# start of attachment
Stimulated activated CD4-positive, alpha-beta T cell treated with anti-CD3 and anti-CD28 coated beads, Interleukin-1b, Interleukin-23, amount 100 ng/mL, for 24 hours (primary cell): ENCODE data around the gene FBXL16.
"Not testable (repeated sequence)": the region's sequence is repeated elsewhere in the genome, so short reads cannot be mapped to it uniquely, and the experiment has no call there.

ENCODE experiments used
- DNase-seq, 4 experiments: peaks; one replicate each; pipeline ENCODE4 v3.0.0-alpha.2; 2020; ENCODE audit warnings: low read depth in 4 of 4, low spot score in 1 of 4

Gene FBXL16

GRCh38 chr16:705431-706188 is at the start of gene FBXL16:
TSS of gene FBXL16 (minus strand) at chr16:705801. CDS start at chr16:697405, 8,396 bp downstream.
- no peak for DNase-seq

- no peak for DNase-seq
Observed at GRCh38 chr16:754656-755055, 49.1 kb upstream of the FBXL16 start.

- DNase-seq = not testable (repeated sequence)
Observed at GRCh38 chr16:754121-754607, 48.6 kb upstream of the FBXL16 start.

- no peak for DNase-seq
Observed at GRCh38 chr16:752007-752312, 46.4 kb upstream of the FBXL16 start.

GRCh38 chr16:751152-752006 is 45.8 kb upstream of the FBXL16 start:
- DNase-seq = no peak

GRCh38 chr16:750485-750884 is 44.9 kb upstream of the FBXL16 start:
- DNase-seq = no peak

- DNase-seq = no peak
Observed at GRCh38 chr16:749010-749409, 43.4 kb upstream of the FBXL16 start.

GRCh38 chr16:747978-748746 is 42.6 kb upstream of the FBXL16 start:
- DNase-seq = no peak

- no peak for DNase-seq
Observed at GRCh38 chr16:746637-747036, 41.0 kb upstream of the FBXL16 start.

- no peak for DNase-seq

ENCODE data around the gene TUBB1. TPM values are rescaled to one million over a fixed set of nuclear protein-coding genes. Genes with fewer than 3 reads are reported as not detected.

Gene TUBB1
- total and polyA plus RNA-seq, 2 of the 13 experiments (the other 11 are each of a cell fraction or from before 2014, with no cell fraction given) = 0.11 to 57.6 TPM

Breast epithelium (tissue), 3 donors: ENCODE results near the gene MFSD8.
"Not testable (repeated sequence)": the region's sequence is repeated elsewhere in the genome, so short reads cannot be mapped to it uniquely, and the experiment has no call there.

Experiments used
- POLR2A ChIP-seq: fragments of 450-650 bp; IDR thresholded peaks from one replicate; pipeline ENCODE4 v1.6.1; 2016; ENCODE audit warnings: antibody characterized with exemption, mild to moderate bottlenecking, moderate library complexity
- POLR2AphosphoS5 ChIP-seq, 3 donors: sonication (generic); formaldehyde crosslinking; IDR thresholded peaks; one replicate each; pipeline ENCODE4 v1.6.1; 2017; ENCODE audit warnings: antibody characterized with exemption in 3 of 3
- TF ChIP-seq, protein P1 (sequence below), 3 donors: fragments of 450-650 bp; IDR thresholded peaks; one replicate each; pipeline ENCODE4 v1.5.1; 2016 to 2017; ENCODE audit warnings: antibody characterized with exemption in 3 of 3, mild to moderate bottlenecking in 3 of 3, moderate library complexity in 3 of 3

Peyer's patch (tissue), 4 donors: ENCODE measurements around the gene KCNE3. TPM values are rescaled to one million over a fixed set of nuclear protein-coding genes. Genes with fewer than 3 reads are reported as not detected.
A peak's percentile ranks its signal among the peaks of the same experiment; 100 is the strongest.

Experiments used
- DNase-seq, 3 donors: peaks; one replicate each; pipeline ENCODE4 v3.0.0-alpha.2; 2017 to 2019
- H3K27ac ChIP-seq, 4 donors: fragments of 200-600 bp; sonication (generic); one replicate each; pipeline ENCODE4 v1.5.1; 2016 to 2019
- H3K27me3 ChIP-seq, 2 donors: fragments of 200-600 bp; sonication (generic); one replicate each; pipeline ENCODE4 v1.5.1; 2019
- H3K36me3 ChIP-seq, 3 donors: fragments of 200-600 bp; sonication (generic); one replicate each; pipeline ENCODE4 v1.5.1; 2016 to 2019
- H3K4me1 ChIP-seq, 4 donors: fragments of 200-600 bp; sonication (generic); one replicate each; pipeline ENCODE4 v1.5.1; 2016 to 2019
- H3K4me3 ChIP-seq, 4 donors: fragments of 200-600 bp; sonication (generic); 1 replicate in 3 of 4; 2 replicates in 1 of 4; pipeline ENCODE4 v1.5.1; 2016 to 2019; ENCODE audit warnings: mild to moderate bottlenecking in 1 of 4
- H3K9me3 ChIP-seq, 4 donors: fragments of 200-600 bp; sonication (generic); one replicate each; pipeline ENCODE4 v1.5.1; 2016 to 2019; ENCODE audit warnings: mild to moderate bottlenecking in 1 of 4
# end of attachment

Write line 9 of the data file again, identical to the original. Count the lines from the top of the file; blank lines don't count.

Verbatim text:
- no peak for DNase-seq